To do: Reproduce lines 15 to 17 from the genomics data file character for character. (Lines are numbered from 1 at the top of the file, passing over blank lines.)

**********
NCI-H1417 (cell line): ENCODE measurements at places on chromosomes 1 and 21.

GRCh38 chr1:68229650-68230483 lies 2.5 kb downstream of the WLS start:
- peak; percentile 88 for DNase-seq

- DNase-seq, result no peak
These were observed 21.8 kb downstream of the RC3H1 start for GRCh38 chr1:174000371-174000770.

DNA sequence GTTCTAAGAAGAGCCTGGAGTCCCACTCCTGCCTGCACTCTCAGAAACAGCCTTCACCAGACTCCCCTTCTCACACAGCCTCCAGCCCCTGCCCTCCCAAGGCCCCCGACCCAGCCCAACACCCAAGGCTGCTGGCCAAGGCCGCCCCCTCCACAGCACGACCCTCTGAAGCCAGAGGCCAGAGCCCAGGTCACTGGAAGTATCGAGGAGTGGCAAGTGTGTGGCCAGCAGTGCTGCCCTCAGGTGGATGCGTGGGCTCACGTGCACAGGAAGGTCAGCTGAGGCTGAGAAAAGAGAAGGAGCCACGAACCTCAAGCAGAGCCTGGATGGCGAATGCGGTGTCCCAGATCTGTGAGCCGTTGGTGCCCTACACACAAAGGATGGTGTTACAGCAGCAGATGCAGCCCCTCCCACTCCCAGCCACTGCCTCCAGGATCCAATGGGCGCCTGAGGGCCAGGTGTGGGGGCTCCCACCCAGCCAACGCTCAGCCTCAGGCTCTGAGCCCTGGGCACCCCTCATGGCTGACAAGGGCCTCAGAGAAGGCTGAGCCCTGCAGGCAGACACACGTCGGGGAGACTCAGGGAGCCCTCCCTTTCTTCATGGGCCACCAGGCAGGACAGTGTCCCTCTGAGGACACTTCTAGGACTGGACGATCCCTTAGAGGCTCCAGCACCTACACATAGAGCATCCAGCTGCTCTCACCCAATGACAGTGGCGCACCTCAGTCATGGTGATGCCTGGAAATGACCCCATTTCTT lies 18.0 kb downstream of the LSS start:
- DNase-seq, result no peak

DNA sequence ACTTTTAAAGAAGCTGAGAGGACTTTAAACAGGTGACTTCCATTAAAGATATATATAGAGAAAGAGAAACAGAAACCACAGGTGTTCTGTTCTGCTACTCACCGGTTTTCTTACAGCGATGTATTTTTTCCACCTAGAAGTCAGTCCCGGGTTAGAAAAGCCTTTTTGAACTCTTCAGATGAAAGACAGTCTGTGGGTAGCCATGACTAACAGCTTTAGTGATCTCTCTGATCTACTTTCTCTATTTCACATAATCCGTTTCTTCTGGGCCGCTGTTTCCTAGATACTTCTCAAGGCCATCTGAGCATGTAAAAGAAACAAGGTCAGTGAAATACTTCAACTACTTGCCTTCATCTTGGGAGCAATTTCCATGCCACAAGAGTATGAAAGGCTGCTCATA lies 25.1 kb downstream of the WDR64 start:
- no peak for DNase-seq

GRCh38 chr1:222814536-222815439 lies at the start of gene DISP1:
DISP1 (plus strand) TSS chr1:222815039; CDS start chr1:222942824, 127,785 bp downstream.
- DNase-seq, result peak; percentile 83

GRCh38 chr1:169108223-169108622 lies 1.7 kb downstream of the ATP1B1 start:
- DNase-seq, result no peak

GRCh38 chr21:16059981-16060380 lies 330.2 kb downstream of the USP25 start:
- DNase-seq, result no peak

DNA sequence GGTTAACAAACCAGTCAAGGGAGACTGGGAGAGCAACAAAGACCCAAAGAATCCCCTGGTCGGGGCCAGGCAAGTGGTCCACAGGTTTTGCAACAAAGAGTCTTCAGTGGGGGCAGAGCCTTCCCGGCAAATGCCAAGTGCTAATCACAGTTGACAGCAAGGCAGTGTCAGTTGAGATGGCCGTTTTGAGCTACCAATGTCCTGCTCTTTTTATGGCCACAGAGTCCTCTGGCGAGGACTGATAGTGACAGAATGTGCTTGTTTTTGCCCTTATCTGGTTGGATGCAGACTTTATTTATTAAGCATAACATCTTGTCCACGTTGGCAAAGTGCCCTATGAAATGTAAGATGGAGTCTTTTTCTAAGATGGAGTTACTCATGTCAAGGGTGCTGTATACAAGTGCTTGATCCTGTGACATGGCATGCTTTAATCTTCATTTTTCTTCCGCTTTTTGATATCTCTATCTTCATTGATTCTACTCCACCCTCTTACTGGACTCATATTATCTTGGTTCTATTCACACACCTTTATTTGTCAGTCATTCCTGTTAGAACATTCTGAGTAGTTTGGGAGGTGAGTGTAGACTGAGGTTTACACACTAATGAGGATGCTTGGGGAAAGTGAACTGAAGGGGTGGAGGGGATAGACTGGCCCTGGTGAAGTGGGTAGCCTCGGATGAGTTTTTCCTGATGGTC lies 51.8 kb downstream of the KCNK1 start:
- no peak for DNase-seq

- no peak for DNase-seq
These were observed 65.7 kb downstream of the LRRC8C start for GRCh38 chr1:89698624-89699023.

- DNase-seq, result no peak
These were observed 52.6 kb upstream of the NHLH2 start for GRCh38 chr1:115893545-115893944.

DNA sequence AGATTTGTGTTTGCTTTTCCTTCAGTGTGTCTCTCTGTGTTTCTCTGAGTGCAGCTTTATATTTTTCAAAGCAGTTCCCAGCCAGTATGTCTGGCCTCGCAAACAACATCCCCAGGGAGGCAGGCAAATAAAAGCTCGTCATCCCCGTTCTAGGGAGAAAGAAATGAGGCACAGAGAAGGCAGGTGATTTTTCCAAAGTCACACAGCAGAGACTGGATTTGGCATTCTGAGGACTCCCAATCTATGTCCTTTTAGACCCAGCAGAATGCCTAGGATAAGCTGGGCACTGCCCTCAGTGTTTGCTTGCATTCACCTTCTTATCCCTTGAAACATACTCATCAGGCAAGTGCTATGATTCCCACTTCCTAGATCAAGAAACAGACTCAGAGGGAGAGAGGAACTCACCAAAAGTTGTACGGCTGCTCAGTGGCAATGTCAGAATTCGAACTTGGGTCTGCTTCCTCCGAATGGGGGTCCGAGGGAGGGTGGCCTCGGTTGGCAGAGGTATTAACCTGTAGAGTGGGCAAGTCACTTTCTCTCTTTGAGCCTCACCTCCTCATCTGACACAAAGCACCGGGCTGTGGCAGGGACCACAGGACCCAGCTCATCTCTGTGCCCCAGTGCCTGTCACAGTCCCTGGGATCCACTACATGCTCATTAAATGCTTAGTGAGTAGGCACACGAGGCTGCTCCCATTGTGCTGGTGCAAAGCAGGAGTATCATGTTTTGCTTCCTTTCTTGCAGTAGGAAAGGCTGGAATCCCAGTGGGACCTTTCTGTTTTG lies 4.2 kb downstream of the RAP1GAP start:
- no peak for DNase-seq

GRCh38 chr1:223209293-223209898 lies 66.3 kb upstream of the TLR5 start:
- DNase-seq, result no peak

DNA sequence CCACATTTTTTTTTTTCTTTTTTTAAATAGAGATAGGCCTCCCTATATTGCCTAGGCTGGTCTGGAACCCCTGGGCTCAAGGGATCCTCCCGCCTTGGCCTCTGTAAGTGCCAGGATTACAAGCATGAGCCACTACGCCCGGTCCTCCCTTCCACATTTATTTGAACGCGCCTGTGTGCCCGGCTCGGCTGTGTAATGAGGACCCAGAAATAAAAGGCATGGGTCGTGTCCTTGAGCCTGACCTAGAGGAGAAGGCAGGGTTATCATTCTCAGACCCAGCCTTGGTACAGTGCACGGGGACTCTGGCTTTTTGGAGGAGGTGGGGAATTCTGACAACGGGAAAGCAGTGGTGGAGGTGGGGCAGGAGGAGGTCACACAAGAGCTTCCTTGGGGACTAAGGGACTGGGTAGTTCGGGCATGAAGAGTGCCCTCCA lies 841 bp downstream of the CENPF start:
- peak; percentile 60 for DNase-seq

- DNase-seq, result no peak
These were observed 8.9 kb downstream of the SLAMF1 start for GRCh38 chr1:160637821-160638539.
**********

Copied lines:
GRCh38 chr21:16059981-16060380 lies 330.2 kb downstream of the USP25 start:
- DNase-seq, result no peak

DNA sequence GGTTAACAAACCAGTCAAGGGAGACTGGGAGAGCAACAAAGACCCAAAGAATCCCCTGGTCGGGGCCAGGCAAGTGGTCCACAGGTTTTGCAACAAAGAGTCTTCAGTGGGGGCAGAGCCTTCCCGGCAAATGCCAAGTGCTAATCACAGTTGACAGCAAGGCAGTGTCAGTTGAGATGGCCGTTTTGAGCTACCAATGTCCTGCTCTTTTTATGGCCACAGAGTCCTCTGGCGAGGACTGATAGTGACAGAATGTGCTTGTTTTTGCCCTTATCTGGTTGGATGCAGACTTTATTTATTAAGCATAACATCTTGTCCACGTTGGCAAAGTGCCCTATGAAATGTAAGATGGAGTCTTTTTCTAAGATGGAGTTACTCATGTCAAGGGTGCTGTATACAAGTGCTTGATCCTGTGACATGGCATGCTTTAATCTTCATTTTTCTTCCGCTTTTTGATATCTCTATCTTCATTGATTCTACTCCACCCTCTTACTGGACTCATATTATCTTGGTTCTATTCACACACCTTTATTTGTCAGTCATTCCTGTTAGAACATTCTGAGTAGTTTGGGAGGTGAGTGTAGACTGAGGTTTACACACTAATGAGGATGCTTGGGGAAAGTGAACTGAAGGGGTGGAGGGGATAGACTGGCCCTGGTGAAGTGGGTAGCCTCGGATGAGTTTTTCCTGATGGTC lies 51.8 kb downstream of the KCNK1 start: